“Being a Christian, you learn to put yourself aside and show Christ through everything,. So when I got on this team, it was just more putting yourself aside and doing what you can to get the team national championship.” LLOIMINCIA HALL, LSU gymnast
Lloimincia Hall’s floor routine is a spectacle, sprinkled with a touch of Earth, Wind and Fire, gospel music and the Golden Band from Tigerland, coupled with powerful tumbling passes and an unmatched piercing confidence in Hall’s eyes.
It’s a confidence, she said, that’s easy to contrive.
“If it’s in (God’s) hands, let it be in his hands,” Hall said. “That’s the reason why the nerves are gone.”
The daughter of a pastor and a devout Christian, Hall’s used her faith and spiritual upbringing to mature in all facets of her life as she transitions into a veteran leader for the No. 1 Lady Tigers.
Hall admitted she struggled to balance the three aspects of her life — church, academics and athletics — as she began her college career, often putting too much of an emphasis on one area and having the other two suffer.
Often, she reverted to her time at Coppell-based Texas Dreams Gymnastics club, where a more individualized mindset was necessary to garner the ultimate goal: a college scholarship.
Now, while the goal has changed, her demeanor has not.
“Being a Christian, you learn to put yourself aside and show Christ through everything,” Hall said. “So when I got on this team, it was just more putting yourself aside and doing what you can to get the team national championship.”
Specifically, Hall has become more vocal on the sidelines while her teammates perform, learning to get in her mental zone while supporting the gymnasts around her.
Senior Sarie Morrison, a Dallas native like Hall, competed in club competitions with Hall and immediately pointed to her team-first mindset as a tangible manifestation of her maturation.
“Normally, she’d be on the sidelines getting mentally prepared for her routine. But this year, she’s getting mentally prepared and being so involved,” Morrison said. “Just really into everyone’s routine, cheering before, cheering after, high fives. It’s really exciting to see her grow in that area.”
“From last year to this year it’s a night and day difference,” Hall said. “I feel like I’ve grown up. People use that word lightly, but I use it in a strong sense.”
While the confidence has always brimmed during Hall’s floor routines, it’s been a different journey on the balance beam, which gave her fits during her club career.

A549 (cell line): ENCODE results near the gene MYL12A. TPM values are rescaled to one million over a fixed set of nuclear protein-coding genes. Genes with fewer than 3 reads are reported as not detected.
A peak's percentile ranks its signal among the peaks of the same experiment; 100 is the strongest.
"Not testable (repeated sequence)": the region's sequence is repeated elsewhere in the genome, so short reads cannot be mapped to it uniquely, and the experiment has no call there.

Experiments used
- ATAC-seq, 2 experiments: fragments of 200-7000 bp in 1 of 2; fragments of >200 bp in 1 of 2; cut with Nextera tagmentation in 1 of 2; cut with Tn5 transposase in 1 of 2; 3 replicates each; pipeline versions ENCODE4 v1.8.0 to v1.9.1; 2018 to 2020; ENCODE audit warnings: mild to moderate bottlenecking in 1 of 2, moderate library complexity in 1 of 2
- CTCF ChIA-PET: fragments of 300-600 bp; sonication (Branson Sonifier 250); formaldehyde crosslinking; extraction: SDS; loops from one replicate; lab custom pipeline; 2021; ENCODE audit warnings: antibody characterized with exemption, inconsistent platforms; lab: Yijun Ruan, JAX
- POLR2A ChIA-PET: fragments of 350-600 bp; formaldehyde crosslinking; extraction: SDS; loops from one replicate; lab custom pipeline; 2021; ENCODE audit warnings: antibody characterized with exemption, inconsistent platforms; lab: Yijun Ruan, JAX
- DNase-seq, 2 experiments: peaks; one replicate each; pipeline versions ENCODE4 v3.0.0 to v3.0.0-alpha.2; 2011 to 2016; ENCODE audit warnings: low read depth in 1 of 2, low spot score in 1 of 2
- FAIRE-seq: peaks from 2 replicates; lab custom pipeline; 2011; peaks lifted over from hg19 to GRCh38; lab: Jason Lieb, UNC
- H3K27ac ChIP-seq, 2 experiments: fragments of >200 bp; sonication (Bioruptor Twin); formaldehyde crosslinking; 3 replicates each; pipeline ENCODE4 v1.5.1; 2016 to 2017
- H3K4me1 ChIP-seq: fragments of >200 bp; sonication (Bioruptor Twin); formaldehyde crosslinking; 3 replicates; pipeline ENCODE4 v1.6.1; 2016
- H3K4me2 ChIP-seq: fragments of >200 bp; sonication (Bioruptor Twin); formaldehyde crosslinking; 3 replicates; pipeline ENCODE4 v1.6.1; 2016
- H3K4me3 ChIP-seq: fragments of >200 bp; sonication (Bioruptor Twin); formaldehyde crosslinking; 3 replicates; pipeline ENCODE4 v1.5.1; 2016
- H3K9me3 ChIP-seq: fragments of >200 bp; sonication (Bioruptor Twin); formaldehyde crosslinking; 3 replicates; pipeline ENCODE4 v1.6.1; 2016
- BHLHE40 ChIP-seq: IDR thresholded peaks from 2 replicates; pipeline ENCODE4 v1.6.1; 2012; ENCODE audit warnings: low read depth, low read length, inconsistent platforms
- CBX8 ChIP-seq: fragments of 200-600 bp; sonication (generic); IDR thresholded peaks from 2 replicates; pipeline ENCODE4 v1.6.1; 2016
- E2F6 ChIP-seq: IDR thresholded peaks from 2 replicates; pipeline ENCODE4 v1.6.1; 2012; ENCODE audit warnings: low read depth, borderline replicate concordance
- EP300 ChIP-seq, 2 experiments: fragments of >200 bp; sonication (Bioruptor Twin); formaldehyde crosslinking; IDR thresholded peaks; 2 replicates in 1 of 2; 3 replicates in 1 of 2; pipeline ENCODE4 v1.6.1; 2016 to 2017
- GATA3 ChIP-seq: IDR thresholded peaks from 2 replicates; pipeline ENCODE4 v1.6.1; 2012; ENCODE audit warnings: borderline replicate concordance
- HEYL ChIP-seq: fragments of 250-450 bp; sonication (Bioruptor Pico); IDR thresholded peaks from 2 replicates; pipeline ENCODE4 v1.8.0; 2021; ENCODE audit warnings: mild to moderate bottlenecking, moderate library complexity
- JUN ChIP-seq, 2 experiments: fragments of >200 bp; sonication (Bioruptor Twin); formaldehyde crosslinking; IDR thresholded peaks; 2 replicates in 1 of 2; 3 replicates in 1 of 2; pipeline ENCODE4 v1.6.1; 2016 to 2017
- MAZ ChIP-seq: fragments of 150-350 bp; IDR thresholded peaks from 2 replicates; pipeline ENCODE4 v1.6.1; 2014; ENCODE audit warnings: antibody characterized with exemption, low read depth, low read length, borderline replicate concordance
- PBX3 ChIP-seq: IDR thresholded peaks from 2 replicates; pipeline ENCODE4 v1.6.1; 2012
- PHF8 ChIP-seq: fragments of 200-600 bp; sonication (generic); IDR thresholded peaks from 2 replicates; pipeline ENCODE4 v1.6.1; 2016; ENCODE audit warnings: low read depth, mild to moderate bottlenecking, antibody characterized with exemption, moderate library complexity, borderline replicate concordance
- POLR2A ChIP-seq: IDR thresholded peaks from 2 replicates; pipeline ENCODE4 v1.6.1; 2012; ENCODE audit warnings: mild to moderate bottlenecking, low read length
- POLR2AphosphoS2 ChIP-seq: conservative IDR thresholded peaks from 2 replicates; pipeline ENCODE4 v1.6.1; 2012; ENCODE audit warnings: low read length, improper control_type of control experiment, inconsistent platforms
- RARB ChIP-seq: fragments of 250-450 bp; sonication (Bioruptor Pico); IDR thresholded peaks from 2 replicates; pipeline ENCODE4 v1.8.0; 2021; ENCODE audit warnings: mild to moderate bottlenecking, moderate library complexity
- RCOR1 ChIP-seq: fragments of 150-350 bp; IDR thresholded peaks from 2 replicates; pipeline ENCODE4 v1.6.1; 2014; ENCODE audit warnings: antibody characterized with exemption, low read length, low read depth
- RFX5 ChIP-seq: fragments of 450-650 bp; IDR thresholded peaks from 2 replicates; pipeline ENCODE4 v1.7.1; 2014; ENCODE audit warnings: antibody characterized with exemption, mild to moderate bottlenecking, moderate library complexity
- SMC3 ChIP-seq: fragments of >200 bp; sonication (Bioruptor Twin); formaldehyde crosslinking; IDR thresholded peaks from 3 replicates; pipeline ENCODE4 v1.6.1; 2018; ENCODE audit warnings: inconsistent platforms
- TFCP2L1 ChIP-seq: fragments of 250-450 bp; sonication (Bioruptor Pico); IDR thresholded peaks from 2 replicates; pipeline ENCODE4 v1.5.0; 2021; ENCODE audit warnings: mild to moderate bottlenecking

Those unflattering times started to creep back into Hall’s mind when she got to Baton Rouge, resulting in execution errors on the apparatus.
Again, it was time to refocus.
And again, it paid off, culminating in Hall’s career-high tying 9.875 in the leadoff spot last week during the Lady Tigers’ record-setting win against Missouri.
“She’s becoming more pliable and more coachable,” LSU coach D-D Breaux said. “On beam, you have to see it and you feel it. You have to internalize what you’re doing and know your radar is within that four inches. I think she’s beginning to take the coaching and understand the conversation.”
Breaux said the coaches implore Hall to practice as she performs — a wish that sometimes goes unfulfilled, according to Morrison.
Morrison estimated Hall performs four or five floor routines during a normal practice. And for each one, Morrison is at the side of the floor watching the entire thing as if she’s never seen it before.
“At a meet, she’ll do something different every time,” Morrison said. “Maybe one pose in the gym she’s doing it the same, but during the meet she gets this extra burst of energy and extra boost of excitement and she’ll do something completely different.”
The anchor of the Lady Tigers’ floor lineup, Hall’s routine is the final one in each home meet.
And when Morrison and the rest of the Tigers notice the changes during the routine, it elicits the same cheers and laughs that Hall has come to give to her teammates this season.
“It wouldn’t be an LSU gymnastics meet without Lloiminica ending on floor,” Morrison said.